Kids lose pounds, gain fitness in Houston study

Mar 03, 2010

Innovative, kid-friendly strategies for losing weight and gaining nutrition savvy-plus physical fitness skills-are emerging from scientific studies funded by the Agricultural Research Service (ARS).

For example, investigators Craig A. Johnston, John P. Foreyt and Chermaine Tyler and their colleagues are building upon one of their earlier studies in which many of their Texas middle-school participants achieved weight-management success. The volunteers were primarily who were either overweight or at risk of becoming so.

The researchers are with the ARS Children's Nutrition Research Center at Baylor College of Medicine in Houston, Texas, where Johnston and Tyler are instructors in nutrition and Foreyt is a professor of medicine.

Statistics that the scientists reported for the 6-month study were based on 57 overweight kids who were assigned to either a self- and parent-taught program, or, instead, an intensive, instructor-led regimen.

For instance, kids in the self-taught group spent time in study hall every week for the first 3 months of the investigation, reading a self-help, weight-management textbook for youngsters. Meanwhile, their peers in the instructor-led team spent four class periods a week outdoors, improving their physical fitness, with a fifth session each week-indoors-learning about , healthy eating, and behavior-change skills essential for living an active lifestyle and making healthful food choices.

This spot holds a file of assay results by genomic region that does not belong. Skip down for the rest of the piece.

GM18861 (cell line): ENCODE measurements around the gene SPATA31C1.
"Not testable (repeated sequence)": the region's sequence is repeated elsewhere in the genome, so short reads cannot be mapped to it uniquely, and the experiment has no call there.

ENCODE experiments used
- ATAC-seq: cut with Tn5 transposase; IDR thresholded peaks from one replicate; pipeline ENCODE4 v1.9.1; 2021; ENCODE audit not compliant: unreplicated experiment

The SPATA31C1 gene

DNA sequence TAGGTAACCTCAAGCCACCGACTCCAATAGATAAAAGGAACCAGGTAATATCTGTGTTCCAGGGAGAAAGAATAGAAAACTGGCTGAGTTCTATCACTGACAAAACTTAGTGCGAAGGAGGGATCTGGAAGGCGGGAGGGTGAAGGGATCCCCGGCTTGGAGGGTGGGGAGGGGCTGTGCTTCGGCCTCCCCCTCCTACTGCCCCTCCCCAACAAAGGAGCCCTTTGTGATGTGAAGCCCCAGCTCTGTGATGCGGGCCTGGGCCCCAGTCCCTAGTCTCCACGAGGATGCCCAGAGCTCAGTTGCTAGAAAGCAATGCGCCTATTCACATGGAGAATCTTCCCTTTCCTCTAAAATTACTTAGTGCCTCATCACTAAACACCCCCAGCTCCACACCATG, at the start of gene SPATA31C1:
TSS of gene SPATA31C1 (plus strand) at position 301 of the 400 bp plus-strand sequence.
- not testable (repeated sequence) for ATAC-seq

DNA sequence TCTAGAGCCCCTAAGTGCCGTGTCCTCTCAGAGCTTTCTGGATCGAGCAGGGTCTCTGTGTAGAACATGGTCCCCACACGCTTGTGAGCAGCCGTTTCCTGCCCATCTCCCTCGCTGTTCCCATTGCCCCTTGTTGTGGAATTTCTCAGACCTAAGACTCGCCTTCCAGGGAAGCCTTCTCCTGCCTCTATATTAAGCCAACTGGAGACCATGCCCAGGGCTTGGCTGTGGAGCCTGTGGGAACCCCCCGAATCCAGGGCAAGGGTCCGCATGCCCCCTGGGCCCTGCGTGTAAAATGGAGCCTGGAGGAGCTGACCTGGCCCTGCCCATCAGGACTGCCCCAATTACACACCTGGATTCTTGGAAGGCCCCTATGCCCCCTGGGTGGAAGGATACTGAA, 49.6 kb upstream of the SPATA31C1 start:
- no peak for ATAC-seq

When evaluated at the end of the 6-month study, kids in the intensive, instructor-led course had significantly greater weight loss as well as greater "physical quality of life"-as measured by their answers to a standard questionnaire-than did the kids in the self-taught program. What's more, one and two years later, youngsters in the instructor-led team had significantly greater decreases in their , or BMI, than did the self-taught youngsters.

These preliminary results suggest that a school-based weight-management program might be effective in reaching large numbers of , according to the scientists. They published their findings in the journal Obesity in 2009 and in Pediatrics in 2007.

Explore further: Young adults ages 18 to 26 should be viewed as separate subpopulation in policy and research

Provided by United States Department of Agriculture

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